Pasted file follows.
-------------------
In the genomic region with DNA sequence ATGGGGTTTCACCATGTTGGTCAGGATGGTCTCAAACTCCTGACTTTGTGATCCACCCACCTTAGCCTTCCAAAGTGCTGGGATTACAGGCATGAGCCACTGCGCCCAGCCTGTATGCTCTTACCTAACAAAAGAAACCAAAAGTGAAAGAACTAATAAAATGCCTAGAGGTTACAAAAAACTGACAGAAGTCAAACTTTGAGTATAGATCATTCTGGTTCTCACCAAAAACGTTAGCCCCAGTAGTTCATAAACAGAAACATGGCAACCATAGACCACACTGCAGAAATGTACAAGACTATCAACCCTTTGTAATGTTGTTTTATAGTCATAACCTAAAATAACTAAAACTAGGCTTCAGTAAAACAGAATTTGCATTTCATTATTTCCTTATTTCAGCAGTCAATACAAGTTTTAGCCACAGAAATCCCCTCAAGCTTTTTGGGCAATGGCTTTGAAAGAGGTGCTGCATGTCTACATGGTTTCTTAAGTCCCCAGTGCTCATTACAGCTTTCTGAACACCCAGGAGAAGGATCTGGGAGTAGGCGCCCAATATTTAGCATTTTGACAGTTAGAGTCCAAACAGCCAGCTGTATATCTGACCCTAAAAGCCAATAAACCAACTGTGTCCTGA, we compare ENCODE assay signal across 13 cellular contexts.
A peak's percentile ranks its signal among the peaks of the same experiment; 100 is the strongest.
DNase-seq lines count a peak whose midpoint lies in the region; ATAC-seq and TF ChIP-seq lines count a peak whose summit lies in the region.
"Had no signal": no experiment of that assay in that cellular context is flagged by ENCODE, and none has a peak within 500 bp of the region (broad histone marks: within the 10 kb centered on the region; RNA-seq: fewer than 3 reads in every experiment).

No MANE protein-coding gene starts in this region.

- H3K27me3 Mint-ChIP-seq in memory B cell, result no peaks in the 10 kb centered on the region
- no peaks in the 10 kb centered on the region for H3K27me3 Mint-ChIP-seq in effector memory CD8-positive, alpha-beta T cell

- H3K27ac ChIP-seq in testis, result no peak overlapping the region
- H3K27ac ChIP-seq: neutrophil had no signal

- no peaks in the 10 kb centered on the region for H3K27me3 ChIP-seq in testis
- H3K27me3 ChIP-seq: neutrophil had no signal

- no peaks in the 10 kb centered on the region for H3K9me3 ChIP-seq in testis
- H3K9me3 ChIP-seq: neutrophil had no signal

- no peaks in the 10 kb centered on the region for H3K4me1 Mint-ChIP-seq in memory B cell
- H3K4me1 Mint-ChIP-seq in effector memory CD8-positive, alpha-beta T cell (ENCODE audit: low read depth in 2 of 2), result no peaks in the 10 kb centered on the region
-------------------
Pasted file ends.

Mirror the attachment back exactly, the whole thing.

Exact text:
In the genomic region with DNA sequence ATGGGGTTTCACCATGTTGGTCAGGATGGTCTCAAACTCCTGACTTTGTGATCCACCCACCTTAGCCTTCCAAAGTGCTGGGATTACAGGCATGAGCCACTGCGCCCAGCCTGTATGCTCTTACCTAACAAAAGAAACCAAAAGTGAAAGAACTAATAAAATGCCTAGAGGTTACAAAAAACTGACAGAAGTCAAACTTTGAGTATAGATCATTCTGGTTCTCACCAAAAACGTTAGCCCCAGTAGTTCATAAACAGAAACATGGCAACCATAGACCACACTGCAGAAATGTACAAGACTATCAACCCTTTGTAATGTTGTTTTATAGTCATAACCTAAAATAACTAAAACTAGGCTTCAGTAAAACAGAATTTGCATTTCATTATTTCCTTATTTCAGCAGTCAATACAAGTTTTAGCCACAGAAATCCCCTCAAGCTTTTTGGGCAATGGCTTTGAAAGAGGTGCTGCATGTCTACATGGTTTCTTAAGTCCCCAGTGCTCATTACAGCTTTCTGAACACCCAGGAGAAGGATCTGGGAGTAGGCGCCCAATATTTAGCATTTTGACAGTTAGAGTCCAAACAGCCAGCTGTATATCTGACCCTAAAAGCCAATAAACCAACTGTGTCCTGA, we compare ENCODE assay signal across 13 cellular contexts.
A peak's percentile ranks its signal among the peaks of the same experiment; 100 is the strongest.
DNase-seq lines count a peak whose midpoint lies in the region; ATAC-seq and TF ChIP-seq lines count a peak whose summit lies in the region.
"Had no signal": no experiment of that assay in that cellular context is flagged by ENCODE, and none has a peak within 500 bp of the region (broad histone marks: within the 10 kb centered on the region; RNA-seq: fewer than 3 reads in every experiment).

No MANE protein-coding gene starts in this region.

- H3K27me3 Mint-ChIP-seq in memory B cell, result no peaks in the 10 kb centered on the region
- no peaks in the 10 kb centered on the region for H3K27me3 Mint-ChIP-seq in effector memory CD8-positive, alpha-beta T cell

- H3K27ac ChIP-seq in testis, result no peak overlapping the region
- H3K27ac ChIP-seq: neutrophil had no signal

- no peaks in the 10 kb centered on the region for H3K27me3 ChIP-seq in testis
- H3K27me3 ChIP-seq: neutrophil had no signal

- no peaks in the 10 kb centered on the region for H3K9me3 ChIP-seq in testis
- H3K9me3 ChIP-seq: neutrophil had no signal

- no peaks in the 10 kb centered on the region for H3K4me1 Mint-ChIP-seq in memory B cell
- H3K4me1 Mint-ChIP-seq in effector memory CD8-positive, alpha-beta T cell (ENCODE audit: low read depth in 2 of 2), result no peaks in the 10 kb centered on the region